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Are the clouds green?

By Jan Claes, data expert @Maltem Luxembourg

Every CIO or IT manager who wants to be taken seriously these days is thinking Cloud: data (except for legal reasons) should not be stored locally, in a home-made data centre, but somewhere far (or not so far) away, in a virtual environment we call a data cloud.

Flexible, reliable (most of the time) and cheaper than traditional solutions, clouds are, on the face of it, an economically sound way to store data, but of course, it's not all peas and moonbeams... Besides the obvious privacy and security issues, these clouds have an impact on the environment. Or in other words: are clouds green?

At the heart of cloud implementation are huge data centres spread around the world. Data centres are simply many computers stacked on top of each other, and these computers are working hard non-stop to handle all the data streams created by millions of users. This produces a huge amount of heat that must be controlled by huge cooling systems. Cooling systems that use energy created mostly by fossil fuels, and fossil fuels mean carbon emissions!

Just to give an idea of the scale of energy consumption and carbon emissions: a single data centre requires more energy than a medium-sized city and seventeen per cent of the total carbon footprint caused by technology is due to data centres (2% of total global greenhouse gas emissions). 30 billion watts of electricity are required to run all data facilities (more than the entire UK), representing 3% of the world's electricity supply.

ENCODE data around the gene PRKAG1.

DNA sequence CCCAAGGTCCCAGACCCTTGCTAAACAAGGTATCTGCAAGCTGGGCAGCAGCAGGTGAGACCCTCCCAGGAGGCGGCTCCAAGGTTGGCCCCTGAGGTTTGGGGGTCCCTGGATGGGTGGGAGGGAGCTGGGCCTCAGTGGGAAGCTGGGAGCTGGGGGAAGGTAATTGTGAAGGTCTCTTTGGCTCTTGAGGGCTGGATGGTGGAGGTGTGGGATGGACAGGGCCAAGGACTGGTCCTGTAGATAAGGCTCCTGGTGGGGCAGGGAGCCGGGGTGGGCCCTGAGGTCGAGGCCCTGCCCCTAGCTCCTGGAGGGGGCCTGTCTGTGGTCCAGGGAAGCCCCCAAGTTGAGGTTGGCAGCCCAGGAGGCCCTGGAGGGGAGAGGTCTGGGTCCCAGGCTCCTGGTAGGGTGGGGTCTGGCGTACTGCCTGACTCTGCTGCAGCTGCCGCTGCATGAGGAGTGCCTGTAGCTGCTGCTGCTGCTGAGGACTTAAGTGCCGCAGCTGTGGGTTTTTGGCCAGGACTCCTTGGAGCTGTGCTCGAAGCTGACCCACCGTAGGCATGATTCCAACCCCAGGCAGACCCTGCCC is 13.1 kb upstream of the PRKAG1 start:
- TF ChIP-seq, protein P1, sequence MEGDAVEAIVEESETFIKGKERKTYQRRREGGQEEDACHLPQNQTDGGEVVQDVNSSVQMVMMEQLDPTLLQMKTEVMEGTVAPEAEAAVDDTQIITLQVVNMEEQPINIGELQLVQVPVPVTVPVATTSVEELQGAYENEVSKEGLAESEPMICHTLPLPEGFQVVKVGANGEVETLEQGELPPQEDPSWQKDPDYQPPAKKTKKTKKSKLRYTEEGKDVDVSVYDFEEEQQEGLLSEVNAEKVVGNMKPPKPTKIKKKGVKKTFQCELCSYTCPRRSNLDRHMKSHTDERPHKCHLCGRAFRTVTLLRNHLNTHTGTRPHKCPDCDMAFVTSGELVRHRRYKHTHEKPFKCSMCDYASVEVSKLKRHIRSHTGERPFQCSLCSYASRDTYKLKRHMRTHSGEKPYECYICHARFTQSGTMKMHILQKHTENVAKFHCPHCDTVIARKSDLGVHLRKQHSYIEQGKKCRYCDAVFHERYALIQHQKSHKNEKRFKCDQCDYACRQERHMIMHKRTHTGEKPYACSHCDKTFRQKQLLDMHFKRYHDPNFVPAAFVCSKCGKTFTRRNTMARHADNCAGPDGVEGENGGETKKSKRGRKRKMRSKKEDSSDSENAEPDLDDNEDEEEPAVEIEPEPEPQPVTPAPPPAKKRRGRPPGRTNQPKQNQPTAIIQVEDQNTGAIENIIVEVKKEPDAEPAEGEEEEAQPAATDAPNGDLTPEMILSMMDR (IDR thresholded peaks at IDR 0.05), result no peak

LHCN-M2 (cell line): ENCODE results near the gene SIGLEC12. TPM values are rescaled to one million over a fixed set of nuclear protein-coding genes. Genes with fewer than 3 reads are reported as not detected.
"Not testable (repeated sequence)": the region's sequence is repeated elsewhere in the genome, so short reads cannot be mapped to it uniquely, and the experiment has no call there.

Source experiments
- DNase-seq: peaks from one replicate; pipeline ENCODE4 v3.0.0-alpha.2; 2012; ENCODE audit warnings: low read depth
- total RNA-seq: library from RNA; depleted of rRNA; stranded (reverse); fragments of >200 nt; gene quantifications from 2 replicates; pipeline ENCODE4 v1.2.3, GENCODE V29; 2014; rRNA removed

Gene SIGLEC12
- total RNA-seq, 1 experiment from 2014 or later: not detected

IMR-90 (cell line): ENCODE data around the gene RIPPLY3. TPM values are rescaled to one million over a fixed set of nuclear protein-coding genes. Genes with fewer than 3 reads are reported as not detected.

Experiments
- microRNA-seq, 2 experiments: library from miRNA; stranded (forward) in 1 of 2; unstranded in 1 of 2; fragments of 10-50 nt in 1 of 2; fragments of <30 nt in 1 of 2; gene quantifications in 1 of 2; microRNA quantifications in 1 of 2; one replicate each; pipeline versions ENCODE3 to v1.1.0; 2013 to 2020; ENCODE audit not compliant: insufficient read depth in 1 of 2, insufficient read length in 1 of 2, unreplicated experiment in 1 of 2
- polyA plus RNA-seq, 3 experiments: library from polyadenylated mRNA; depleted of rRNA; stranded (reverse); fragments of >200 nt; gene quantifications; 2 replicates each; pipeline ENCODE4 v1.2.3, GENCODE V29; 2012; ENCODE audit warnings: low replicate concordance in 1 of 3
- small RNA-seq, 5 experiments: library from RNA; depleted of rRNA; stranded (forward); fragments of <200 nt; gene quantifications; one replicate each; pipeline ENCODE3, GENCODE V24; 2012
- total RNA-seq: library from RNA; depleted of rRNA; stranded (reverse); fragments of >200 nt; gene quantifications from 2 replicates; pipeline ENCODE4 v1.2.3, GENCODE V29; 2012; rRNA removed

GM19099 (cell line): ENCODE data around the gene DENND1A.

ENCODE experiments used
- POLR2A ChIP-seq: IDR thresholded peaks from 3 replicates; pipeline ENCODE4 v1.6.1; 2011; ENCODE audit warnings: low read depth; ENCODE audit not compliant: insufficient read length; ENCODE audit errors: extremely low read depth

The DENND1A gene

Carbon is not only a by-product of cloud systems, but also of electronic waste (E-waste). E-waste from data centres creates 2% of the world's solid waste and 70% of its toxic waste.

If you take into account the environmental costs (TCE, or Total Cost to the Environment) of a data facility, the price of maintaining a cloud system will suddenly seem less attractive. And in today's climate that is pushing for a more sustainable economy, investment and new ideas to solve these data centre problems are needed.

There are three main areas of interest to companies researching green data centres.

- – Alternative cooling systems

- – Alternative energy sources

- – Energy efficiency

For example, Google uses seawater and rainwater as coolant in its data centre in Finland, while Apple and Facebook power and cool their facilities with solar and wind power.

Artificial intelligence is also used to improve energy efficiency: algorithms diagnose the system and implement changes to achieve a better PUE (Power Usage Effectiveness). Another way to reduce the energy needed for cooling is to run the data centre at a higher temperature (40 degrees Celsius instead of 24). The new server technology allows the same performance to be achieved while operating in a warmer environment.

To reduce e-waste, a comprehensive recycling process (e.g. not sending your old equipment to a poor African company's landfill) of old equipment is the only valid and practical solution at the moment. The recovery of precious metals or the reuse of certain components should become common practice to avoid a tsunami of hazardous e-waste and collateral damage to people and the environment.

It is clear that there is still a long way to go before we can say that clouds are green. Efforts are being made to reduce the environmental impact of data centres, but watching your favourite series on Netflix has a cost. Think about it!